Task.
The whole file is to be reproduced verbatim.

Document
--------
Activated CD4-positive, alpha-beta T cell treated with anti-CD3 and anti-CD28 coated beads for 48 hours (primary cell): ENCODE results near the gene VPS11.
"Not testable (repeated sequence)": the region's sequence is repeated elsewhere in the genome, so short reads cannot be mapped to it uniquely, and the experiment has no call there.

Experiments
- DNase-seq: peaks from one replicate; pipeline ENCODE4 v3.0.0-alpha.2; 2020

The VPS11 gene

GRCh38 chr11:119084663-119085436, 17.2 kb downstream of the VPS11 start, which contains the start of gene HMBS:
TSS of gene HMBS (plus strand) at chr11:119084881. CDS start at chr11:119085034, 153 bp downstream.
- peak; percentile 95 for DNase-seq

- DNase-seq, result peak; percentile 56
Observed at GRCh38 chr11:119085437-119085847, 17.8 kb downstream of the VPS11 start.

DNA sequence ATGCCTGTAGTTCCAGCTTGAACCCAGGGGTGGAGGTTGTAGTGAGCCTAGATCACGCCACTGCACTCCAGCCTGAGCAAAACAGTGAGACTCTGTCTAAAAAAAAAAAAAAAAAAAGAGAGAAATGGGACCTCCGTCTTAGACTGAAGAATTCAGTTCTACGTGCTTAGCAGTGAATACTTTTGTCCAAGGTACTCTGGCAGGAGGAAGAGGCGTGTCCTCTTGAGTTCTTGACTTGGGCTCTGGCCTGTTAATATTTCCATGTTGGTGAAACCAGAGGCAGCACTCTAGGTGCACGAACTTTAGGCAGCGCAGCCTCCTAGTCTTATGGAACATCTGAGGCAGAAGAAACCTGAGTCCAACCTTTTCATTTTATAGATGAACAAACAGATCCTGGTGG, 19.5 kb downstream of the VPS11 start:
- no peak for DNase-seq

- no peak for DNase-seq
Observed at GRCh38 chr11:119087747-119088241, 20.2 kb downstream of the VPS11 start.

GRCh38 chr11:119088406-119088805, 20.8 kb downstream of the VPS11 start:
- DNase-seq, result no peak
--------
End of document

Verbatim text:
Activated CD4-positive, alpha-beta T cell treated with anti-CD3 and anti-CD28 coated beads for 48 hours (primary cell): ENCODE results near the gene VPS11.
"Not testable (repeated sequence)": the region's sequence is repeated elsewhere in the genome, so short reads cannot be mapped to it uniquely, and the experiment has no call there.

Experiments
- DNase-seq: peaks from one replicate; pipeline ENCODE4 v3.0.0-alpha.2; 2020

The VPS11 gene

GRCh38 chr11:119084663-119085436, 17.2 kb downstream of the VPS11 start, which contains the start of gene HMBS:
TSS of gene HMBS (plus strand) at chr11:119084881. CDS start at chr11:119085034, 153 bp downstream.
- peak; percentile 95 for DNase-seq

- DNase-seq, result peak; percentile 56
Observed at GRCh38 chr11:119085437-119085847, 17.8 kb downstream of the VPS11 start.

DNA sequence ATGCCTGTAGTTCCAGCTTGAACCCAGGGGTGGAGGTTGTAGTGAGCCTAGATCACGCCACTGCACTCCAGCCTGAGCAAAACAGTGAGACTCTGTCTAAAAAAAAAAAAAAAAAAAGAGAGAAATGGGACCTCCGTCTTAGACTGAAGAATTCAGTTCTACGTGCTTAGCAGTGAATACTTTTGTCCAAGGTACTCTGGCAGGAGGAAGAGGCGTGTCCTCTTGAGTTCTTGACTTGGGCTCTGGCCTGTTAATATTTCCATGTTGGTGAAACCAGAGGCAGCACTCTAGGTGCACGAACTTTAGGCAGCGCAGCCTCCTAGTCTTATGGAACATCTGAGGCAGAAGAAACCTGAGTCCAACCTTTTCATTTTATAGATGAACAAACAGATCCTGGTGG, 19.5 kb downstream of the VPS11 start:
- no peak for DNase-seq

- no peak for DNase-seq
Observed at GRCh38 chr11:119087747-119088241, 20.2 kb downstream of the VPS11 start.

GRCh38 chr11:119088406-119088805, 20.8 kb downstream of the VPS11 start:
- DNase-seq, result no peak